Although this newspaper remains healthily sceptical about the possible causes of and solutions to global warming, the Stern report landed at a time when concerns with global warming are very much on the community agenda, thanks to such events as Al Gore's movie An Inconvenient Truth. But while Mr Gore's film was alarmist and, critics say, based on dubious science, the Stern review is a good deal more sober. Yet much of the coverage of Sir Nicholas's work has come from the Chicken Little school of journalism, fundamentally twisting the report to support the arguments of hairshirt environmentalists who see middle-class Australian voters as lazy, greedy sheep whose addiction to consumer appliances and automobiles is killing the planet. Any carbon-trading regime or price-signalling mechanism Australia does eventually sign on to will have to be designed in such a way that we are not disproportionately punished for our vast stores of coal or the extra carbon-consuming distances it takes our products to reach export markets around the world.

It is easy to indulge in juvenile jeremiads about the need to do away with killer coal as a power source, as long as you ignore two simple facts. Without coal exports Australia goes broke. And without greenhouse gas emitting coal fired power stations, now and for the foreseeable future, we would enjoy a clean green lifestyle, with all the mod cons of the middle ages. It is doubtful that the Prime Minister's greenhouse initiatives will be enough to assuage his opponents who will be well pleased with Mr Beazley's position.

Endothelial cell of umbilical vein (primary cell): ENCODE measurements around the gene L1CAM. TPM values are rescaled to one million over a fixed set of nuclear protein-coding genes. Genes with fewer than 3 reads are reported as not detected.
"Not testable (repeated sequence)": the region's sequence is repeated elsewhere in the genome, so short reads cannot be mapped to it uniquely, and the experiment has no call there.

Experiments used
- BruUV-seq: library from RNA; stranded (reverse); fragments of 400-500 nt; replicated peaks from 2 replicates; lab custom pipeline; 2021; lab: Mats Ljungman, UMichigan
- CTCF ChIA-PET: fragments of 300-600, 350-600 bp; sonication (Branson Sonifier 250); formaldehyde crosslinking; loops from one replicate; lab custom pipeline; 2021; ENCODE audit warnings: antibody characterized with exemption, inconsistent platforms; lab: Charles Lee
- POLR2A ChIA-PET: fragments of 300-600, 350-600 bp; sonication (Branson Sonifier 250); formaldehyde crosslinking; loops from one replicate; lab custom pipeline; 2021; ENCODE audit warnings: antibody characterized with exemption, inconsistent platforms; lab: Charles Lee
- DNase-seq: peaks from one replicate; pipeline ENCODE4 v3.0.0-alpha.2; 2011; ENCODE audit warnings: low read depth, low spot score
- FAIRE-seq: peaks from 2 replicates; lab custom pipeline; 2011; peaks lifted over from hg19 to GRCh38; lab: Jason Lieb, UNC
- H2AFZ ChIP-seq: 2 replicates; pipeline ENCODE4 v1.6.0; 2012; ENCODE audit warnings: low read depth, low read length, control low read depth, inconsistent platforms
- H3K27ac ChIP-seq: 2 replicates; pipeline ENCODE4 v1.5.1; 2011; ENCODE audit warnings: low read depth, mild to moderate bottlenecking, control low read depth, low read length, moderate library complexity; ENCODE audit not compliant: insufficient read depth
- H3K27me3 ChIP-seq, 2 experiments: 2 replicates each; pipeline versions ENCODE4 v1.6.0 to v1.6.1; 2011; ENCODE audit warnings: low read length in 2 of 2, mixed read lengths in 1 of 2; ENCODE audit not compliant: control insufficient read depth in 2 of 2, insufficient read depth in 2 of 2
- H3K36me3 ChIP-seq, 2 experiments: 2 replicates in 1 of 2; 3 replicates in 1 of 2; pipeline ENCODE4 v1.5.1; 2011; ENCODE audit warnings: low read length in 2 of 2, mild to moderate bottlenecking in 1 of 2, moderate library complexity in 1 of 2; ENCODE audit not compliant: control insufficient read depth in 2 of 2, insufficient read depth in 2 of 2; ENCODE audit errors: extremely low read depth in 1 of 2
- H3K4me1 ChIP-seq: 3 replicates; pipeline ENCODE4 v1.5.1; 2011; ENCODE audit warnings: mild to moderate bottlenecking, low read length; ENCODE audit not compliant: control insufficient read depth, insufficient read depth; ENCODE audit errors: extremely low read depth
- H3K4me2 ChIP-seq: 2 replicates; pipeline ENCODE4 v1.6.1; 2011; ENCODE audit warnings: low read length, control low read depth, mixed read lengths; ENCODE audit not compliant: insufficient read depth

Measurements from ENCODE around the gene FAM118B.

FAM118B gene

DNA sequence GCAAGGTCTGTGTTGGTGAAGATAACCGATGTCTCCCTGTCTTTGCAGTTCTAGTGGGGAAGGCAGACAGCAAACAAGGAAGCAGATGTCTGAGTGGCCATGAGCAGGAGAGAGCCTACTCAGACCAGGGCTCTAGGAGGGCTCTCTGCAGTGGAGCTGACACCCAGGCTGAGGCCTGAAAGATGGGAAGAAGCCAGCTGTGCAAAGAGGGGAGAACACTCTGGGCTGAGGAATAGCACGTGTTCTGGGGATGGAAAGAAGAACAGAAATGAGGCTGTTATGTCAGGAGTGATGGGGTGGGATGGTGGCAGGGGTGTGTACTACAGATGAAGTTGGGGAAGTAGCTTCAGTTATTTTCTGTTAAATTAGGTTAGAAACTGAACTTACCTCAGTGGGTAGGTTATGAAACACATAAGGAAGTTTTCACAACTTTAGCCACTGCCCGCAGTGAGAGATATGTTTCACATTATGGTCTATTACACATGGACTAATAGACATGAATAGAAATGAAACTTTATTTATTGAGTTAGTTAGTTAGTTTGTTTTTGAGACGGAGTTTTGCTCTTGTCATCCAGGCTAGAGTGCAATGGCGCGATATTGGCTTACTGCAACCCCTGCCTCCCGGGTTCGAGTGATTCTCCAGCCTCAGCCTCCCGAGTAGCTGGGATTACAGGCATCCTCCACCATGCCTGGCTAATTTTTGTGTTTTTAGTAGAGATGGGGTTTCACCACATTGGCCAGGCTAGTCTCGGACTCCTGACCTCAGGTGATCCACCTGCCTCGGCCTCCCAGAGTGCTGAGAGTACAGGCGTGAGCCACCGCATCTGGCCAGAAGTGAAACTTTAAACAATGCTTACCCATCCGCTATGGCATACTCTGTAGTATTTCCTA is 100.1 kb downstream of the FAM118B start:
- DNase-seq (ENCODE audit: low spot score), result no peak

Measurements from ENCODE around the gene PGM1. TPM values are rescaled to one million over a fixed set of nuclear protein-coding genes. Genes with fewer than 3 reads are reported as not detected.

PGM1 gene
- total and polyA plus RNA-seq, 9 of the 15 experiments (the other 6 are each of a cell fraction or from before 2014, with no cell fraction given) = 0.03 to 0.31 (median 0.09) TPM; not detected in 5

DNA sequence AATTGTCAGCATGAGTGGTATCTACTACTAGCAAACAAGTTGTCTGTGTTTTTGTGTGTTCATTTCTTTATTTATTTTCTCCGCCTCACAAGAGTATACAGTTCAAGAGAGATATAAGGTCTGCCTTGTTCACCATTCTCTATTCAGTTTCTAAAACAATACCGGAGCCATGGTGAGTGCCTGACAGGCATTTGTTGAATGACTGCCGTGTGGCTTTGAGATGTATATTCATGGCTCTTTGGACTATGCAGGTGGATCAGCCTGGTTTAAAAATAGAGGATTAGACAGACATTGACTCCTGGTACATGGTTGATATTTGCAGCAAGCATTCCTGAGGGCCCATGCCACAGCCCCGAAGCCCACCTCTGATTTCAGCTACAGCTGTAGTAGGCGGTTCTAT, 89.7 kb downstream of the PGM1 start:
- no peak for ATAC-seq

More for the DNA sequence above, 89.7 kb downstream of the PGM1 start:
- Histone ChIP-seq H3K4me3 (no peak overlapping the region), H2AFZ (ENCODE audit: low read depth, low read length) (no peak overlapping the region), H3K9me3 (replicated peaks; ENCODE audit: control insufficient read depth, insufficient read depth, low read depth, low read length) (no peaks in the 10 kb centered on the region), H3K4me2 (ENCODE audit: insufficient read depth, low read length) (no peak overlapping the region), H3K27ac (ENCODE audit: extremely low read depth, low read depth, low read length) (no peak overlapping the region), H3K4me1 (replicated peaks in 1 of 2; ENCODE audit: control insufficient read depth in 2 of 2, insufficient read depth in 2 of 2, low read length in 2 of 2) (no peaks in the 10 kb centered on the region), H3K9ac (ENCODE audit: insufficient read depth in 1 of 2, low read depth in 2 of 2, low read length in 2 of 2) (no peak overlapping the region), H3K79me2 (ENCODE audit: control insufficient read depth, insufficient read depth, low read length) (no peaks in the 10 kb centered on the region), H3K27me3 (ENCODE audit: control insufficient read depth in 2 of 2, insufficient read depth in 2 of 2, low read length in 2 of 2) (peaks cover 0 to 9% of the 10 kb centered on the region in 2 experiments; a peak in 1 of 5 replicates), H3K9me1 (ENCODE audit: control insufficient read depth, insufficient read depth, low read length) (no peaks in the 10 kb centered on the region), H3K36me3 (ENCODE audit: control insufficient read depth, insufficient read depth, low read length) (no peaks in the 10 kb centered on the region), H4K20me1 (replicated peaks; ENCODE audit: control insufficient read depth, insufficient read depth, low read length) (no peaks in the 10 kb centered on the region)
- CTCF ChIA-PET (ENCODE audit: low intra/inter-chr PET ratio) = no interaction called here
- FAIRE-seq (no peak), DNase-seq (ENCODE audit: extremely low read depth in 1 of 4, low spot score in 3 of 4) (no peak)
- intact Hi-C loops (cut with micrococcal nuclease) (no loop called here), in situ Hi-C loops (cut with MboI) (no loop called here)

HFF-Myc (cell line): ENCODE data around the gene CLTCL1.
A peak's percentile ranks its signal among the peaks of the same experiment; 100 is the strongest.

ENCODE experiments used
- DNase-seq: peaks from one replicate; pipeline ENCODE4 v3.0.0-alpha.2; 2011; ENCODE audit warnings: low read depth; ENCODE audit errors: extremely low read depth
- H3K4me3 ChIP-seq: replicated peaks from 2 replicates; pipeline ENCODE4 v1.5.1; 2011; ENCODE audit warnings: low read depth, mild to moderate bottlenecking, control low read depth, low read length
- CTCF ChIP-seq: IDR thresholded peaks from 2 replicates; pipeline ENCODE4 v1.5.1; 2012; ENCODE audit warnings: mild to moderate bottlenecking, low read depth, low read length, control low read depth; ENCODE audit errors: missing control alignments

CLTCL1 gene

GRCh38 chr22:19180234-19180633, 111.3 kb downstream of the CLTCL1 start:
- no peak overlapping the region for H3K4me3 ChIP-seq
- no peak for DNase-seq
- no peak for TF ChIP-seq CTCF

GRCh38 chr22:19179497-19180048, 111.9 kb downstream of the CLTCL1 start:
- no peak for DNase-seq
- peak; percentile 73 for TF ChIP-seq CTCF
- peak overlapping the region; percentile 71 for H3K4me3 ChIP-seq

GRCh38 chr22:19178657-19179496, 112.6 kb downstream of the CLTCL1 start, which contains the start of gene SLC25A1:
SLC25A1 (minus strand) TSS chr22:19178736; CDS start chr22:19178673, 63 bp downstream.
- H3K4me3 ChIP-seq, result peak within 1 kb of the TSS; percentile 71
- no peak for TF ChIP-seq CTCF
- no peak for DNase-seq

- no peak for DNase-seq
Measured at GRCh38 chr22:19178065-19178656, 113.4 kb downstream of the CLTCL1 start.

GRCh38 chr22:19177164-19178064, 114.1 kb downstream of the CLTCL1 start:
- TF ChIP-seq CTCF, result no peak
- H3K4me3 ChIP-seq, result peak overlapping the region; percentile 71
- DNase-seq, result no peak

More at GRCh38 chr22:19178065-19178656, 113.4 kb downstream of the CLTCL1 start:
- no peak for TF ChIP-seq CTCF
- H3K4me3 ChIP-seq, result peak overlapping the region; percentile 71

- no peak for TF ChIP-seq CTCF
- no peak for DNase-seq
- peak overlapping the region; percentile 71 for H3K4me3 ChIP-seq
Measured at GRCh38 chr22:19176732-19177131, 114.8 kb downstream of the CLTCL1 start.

But the risk for Labor is that appealing to the bishops and broadcasters, the academics and activists who denounce Australians for emitting greenhouse gases Mr Beazley may frighten ordinary Australians into worrying what their children will do for a living if our energy exporting economy is cut back. The Labor leader may be right. Perhaps the picture that will win the next election is a power station belching greenhouse gases. But if he is wrong an entirely different image will define the election, one we saw in the 2004 campaign when Tasmanian timber workers cheered Mr Howard for promising to protect them from then Labor leader Mark Latham's sell-out to the Greens on another environmental issue.

Australian nuclear power coming